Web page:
Many 3D first person games have consoles that allow people to spawn in items, grant themselves full health and warp to different levels. These are all helpful things to both players and developers. With this in mind, I decided to come up with a standardized cheat console system for my games going forward.
Making the cheat console itself was a daunting one or two day process that I made for the AlienVania remake. It was a notable experience because I had only experimented with text capturing before. Depending on the method it can turn into a beast for the inexperienced, but I had run out of fresh challenges with programming so I was happy to tackle the mini mountain.
My console is simple and only allows you to enter in a phrase when other games have full records and print outs like a true console would show. One day I might implement the same thing, but for now its just used for cheats. At first there were only cheat codes with no console like back in the 80s and 90s, but in the modern age its good to have that visualization of seeing an input box and the text you’ve typed.
My cheat consoles can be accessed by holding CTRL and pressing tab when most games require you to press the ~ key. I had originally made it the ~ key as well, but too many people were finding the consoles at random without realizing it. Fans wondered why pressing escape to call the menu resulted in the cheat console appearing.
With the cheat console open, users can type in simple commands depending on the game such as “stage 4,” “full health,” and “freeze enemies.” Many of these cheats are disabled in the Steam games as there are both leaderboards and achievements that would let player get the advantage over others and exploit. I could always disable the leaderboard if you cheat, but its just easier to disable the cheat itself. Otherwise I might have people complaining why they have much higher score with screen shots to prove it.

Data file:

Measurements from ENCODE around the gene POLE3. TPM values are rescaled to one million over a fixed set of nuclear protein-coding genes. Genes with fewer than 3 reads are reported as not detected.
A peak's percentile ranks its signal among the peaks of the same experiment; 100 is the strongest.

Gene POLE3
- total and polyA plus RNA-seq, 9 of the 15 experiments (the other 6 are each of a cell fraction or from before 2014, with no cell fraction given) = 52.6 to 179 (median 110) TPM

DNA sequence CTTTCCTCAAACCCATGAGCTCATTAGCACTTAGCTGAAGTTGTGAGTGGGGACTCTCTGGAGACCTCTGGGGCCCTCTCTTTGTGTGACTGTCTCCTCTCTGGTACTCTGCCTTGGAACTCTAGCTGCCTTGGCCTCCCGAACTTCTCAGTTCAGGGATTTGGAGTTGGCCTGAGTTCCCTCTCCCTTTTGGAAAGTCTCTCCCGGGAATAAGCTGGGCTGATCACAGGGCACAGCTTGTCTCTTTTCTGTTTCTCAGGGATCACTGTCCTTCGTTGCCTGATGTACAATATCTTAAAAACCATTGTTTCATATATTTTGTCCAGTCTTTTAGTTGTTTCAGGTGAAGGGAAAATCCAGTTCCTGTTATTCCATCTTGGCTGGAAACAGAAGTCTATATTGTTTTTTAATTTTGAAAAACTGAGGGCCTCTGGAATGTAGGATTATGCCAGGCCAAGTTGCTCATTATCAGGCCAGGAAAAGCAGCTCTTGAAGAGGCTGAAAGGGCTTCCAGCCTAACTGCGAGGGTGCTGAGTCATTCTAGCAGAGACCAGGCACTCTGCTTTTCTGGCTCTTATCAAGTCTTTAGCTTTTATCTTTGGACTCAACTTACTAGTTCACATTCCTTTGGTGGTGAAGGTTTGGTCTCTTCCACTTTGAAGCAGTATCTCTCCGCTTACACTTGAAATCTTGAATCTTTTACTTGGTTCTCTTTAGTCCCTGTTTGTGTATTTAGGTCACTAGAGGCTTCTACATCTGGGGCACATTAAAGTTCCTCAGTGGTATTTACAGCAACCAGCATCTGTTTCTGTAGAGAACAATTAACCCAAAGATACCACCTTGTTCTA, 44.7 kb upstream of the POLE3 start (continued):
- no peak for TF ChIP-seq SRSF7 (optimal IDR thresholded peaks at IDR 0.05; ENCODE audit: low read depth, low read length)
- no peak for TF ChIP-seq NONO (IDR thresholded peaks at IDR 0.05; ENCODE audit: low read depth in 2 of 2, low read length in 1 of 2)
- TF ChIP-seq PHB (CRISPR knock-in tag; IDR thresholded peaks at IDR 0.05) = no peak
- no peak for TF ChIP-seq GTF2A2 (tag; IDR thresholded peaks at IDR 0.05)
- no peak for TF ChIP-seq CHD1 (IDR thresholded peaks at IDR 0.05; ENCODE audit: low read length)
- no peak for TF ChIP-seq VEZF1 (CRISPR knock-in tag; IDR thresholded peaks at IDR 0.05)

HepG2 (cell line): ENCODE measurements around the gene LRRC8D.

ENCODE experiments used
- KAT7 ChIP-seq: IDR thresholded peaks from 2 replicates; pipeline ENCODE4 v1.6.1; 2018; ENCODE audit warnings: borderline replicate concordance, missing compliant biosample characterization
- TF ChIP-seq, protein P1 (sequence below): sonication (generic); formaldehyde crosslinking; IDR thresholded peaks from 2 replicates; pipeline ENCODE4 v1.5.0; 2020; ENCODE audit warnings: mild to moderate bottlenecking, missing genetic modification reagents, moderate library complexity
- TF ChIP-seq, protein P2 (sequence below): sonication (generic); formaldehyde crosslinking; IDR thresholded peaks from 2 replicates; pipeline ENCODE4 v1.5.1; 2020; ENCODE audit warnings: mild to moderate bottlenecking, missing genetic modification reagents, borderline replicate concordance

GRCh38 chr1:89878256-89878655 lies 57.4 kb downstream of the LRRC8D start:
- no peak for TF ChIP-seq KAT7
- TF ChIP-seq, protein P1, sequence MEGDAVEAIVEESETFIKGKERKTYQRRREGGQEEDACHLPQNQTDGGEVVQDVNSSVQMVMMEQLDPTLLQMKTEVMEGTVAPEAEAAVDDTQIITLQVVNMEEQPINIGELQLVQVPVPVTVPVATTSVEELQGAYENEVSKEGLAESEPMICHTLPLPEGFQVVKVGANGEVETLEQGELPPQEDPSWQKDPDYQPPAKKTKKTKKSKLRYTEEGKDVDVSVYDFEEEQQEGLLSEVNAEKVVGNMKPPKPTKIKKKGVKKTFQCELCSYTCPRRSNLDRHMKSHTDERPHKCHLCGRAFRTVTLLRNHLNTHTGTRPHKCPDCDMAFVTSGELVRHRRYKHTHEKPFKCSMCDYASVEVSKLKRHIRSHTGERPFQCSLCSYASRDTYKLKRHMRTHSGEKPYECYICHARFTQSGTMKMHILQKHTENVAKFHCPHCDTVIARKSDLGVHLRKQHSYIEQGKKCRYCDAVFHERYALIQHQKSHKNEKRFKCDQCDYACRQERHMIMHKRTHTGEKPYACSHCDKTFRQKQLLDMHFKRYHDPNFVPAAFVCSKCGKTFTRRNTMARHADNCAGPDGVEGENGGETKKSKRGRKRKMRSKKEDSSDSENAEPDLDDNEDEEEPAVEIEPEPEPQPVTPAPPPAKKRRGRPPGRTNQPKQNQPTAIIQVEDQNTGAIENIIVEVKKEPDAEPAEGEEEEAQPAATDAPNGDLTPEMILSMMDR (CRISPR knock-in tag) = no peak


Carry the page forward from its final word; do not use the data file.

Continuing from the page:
One of the other reasons to have a cheat console as a developer is its much easier to toggle between experimental settings than it is to add more menu items to the settings. User interface stuff is always a burden to make as I need to ballpark an estimate as to its location, make an icon and fit it into a space. It is just easier to type in “debug” to toggle the debugger rather than including it in the settings menu. Cheat menu is essential in Balloon Popping Pigs because its settings menu is on the home screen.
Having such freedom to add things into the games without having to change the user interface has allowed me to create special modes and hidden secrets. In Balloon Popping Pigs, there are a few hidden modes that turn your pigs into different animals. There is even an achievement tied to a secret code and a different cheat code “say cheese” that will make your pig say cheese and take a screenshot. Sure you can take screenshots without the use of this code, but the added pig saying cheese makes it special.
Cheat consoles are only the beginning since it equates to having a text input field that can be reused elsewhere for data entry. It should broaden the horizons of the game genres that I produce.